Today is the day in the church year when we celebrate the Ascension of the Lord.  Ascension Day technically takes place ten days prior to Pentecost; so, forty days after Easter.  In other words, a few days ago on Thursday.  But since it’s not really a Presbyterian thing to gather for worship exactly forty days after Easter, it’s typical to celebrate the Ascension of the Lord the Sunday after instead.  It’s why we’re singing hymns that remind us of the risen and ascended Christ.  And why our first reading was from Acts chapter 1.  Captured there is that mysterious story.  In Acts, we’re told that the Risen Christ had commanded his followers to remain together in Jerusalem.  Waiting for the moment when the Holy Spirit would douse them with incredible power.  Enlivening them to witness right where they were, all over their homeland, and beyond – even to the ends of the earth!  The story goes that as he speaks, the Risen Christ is lifted up out of their sight.  Like the time the prophet Elijah was taken up before Elisha’s eyes.  Those first disciples must have rubbed their eyes wondering exactly what they had witnessed.  Acts records that they stood there staring for a while – likely with their chins on the ground, their eyes searching.  . . .  After all, did you hear what he just told them?  Sure, they were going to get the Holy Spirit.  But it meant that he expected them to go tell the story.  To speak about what they had seen.  To enact what Christ had enacted among them.  To risk angering the very same ones who six weeks earlier had put Jesus to death.  No matter.  He expected them to see the way he did:  one.  One.  Each connected one to another.  One.  . . .  Maybe Jesus’ first followers stood gazing up at heaven to figure out what they had seen.  But, more likely they really wanted to get away too.  So that they were standing there internally pleading:  “Take me!  Take me too!”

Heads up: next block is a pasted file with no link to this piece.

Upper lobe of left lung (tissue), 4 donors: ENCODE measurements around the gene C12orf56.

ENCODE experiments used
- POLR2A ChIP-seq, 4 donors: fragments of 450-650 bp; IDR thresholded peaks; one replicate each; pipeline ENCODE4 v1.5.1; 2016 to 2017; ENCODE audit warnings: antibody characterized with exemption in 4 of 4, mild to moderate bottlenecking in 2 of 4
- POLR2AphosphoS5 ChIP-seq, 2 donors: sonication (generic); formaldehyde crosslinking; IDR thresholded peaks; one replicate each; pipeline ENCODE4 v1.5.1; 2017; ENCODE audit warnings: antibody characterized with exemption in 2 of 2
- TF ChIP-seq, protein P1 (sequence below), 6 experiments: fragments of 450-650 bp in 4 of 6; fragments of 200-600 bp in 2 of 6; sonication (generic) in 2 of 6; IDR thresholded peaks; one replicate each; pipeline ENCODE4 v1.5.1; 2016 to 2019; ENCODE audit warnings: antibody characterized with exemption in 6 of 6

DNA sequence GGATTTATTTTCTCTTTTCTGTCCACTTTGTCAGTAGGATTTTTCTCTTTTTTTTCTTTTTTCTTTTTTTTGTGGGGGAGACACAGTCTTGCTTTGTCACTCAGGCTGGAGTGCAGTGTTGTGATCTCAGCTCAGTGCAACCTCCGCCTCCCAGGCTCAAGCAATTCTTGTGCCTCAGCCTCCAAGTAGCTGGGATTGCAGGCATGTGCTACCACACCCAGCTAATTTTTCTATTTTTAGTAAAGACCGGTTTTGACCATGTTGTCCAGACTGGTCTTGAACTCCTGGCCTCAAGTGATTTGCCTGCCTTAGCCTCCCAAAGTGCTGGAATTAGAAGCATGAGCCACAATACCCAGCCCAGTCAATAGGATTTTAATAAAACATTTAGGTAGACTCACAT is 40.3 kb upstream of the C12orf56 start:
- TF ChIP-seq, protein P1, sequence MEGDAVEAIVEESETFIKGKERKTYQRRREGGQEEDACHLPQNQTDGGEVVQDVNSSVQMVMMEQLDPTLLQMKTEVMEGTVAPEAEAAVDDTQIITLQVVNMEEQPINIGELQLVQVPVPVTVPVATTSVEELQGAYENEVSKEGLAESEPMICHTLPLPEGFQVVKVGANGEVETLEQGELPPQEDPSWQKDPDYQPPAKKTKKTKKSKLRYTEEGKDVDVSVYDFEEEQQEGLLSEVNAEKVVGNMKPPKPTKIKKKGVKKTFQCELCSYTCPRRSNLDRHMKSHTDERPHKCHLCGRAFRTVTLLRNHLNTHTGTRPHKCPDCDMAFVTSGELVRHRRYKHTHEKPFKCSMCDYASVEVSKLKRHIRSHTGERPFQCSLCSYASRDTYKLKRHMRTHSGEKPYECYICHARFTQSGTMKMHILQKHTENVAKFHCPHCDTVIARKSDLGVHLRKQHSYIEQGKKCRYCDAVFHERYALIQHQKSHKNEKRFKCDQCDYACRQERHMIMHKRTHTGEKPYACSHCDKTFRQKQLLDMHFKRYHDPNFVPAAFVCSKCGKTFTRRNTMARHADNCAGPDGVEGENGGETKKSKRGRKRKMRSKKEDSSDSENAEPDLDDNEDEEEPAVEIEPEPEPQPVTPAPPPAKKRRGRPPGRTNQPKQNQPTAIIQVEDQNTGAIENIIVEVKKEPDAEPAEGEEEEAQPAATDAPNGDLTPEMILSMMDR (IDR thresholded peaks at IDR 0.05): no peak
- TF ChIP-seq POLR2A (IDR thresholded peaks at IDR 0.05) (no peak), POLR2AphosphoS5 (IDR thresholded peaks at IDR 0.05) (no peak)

How often have the people of God similarly been locked, looking to the heavens?  Over the years, we’ve even concocted all sorts of elaborate – inaccurate – theologies of how someday God will come to destroy this all.  But not before we’re taken up too, either before or after a 1,000-year reign of the returned Christ.  Because really?  Who wants to be left here one more day to endure the difficulties of this earth?  The challenges of a post-modern world.  The fast-pace life of a technological culture.  . . .  No matter how deep the human impulse to fly away into the skies with God, to incorrectly make the spiritual journey all about me and the One up there; one commentator has written:  “Instead of retreat from the world, Christ offers an alternative model that can empower the community to live in the world without succumbing to its values and pressures.  They (we) are to stay in the world under the protective care of God.”  Loving one another because we are connected one to another and to it all.  That same commentator writes that we “are to live amidst all of the knotted complexities of the world without . . . getting entangled.  . . .  Christ reminds the church that the pattern of his own life was not escape from the world but engagement with the world, with all of its distorted powers and pressures (Thomas H. Troeger, Feasting on the Word, Year B, Vol. 2; p. 547, 549).  No matter how much we might want to stare upwards – to focus on a relationship with a God that is out there beyond us as the point of it all; before his crucifixion, Christ fervently prays for us to look at the space between us.  To know that we might be a zillion different individuals – all created with particular gifts and unique abilities – but we are one.  Connected – whether we want to be or not.  Whether we like the neighbors around us or not.  Whether we have a single concern for their plight, or not.  It’s how we have been made – in the image and likeness of the One that is Father and Son and Holy Spirit too.  Christ in us, and he in God, and we – all – completely one.

May we have the eyes to see, the minds to envision, and the wills always ready to act.

In the name of the life-giving Father, the life-redeeming Son, and the life-sustaining Spirit, Amen.

© Copyright JMN – 2018  (All rights reserved.)